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I make a gigantic batch of rice, divide it into bags with about the amount that my family will actually eat in one meal, and freeze it. I put a little bit of extra water in each bag before it goes in the freezer. Microwave straight from freezing until hot. We like it just fine. Give it a try.
Your freezer obviously has lots more room than my freezer does.
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Old 07-18-2019, 11:50 AM
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My only complaint about the rice cooker function is that it isn't really any faster than doing it on the stove, and it takes up the pot. The rice we've done in it has come out fine, but no better than what I make.
For me, the advantage of the rice cooker function isn't about speed. It's that you can "set it and forget it" and go work on cooking other stuff and not worry about the rice. On the stove you have to watch for it to boil and turn down the temperature before it boils over, and then remember to turn off the burner when it's done cooking. In the Instant Pot I just add rice and water, press a button, and then I can just ignore it until I'm ready to serve it. Meanwhile I can work on cooking whatever my actual main course is while I'm ignoring the rice. You're right though, that means you can't cook anything else in the Instant Pot while the rice is cooking.
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Old 07-18-2019, 12:00 PM
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If you don't want to tie up your IP making rice, here's a simple and easy way to get perfect rice (from a different thread):

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Originally Posted by pulykamell View Post
That's where the rinsing part comes in. (Though I suspect you know that.)

Also, the real foolproof method is just to cook it up like pasta. Rinse the rice a couple times and cook it in WAY more boiling water than you need. Like, say, 4 cups or more for one cup of rice. Cook it at a full boil for 12-15 minutes, pour through a strainer, cover it with a towel for five minutes, and serve. You really cannot screw it up this way, and you get nice, individual grains of rice. I know that at least some (perhaps most) of the Indian restaurants around here do it this way.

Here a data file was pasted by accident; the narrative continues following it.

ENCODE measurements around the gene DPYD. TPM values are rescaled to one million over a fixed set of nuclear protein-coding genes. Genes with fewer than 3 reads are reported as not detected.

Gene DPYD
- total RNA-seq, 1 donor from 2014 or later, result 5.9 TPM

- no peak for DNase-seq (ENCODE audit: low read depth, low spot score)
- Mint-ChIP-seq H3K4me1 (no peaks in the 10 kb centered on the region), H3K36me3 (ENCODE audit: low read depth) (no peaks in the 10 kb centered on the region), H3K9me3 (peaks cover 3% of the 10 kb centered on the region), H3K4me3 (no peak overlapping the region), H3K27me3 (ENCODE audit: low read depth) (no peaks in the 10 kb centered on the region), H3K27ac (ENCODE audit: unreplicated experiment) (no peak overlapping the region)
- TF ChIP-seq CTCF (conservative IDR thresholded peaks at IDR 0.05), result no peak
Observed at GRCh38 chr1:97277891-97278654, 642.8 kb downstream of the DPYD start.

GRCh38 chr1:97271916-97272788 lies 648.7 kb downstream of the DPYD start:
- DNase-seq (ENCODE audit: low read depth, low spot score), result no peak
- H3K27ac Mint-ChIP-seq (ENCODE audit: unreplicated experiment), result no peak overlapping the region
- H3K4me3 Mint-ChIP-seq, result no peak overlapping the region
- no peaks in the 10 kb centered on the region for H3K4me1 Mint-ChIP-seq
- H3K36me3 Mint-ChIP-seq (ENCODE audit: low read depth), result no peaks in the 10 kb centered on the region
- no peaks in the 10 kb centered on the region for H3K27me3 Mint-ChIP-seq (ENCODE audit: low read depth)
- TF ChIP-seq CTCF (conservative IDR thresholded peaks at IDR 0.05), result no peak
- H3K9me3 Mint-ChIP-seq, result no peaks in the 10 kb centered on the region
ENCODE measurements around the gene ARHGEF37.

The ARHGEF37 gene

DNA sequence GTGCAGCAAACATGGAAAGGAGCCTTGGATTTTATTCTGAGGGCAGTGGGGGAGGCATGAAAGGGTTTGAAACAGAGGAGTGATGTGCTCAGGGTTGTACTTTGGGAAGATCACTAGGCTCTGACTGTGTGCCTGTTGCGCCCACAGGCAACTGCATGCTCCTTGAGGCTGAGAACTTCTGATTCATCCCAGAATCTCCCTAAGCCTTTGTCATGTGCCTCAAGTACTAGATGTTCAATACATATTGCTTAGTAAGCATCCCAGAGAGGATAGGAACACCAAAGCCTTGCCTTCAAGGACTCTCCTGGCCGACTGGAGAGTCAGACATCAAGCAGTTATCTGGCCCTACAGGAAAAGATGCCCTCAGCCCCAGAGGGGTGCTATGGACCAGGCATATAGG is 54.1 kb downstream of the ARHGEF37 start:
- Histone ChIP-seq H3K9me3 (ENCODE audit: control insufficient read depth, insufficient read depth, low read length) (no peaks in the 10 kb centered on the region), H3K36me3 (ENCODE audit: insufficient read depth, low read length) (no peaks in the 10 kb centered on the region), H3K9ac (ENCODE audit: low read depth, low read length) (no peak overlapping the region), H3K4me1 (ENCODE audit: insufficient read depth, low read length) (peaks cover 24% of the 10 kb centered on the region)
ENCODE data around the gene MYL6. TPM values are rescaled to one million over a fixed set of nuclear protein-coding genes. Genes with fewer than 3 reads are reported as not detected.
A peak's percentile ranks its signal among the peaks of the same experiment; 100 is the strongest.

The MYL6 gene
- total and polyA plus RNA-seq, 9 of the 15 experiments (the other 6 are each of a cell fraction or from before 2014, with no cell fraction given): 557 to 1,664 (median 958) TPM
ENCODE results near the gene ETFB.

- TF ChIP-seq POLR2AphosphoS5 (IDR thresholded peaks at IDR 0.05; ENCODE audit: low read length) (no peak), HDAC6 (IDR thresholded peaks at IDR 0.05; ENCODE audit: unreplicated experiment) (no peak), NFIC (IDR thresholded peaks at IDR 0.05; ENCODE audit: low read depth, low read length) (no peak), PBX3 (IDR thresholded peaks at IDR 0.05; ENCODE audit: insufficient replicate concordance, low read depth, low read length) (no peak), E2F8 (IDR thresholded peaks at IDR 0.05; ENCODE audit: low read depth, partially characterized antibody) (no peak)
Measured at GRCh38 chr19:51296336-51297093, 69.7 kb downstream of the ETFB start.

It's not quite as set-and-forget as the IP, but it doesn't need to be watched as carefully and the amount of water used isn't as critical compared the the normal way of making rice.
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Old 07-18-2019, 12:27 PM
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Your freezer obviously has lots more room than my freezer does.
Haha yes, I actually have 2.5 freezers. (We had one in the garage that moved to this house, and then this house also had one in the pantry. Plus the freezer part of my fridge. They are all full.)
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Old 07-18-2019, 12:37 PM
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Yes, definitely get the bigger one. I got an Instant Pot Mini (the three quart one) for my birthday last year.
Yeah, the internal size is what's important, and the 6 quart is (obviously) double the capacity of the 3 quart, but the external size difference, e.g. countertop space, is not really that much different. You get double the cooking space for just another inch or two of countertop. That's a dealbreaker for me on the mini. And the difference in price is only like 10 bucks, at least it was at the time I bought mine (in some cases, it's actually the smaller one that's more expensive; go figure ).
  #33  
Old 07-18-2019, 03:15 PM
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One thing about the Instant Pot I rarely see mentioned is its size. It is pretty huge.

So storage can be a pain in the patoot unless you have a mega kitchen.

I have to keep mine in the basement and lug it upstairs whenever I want to use it.

I'm still glad I bought one, though.


mmm
  #34  
Old 07-19-2019, 08:38 AM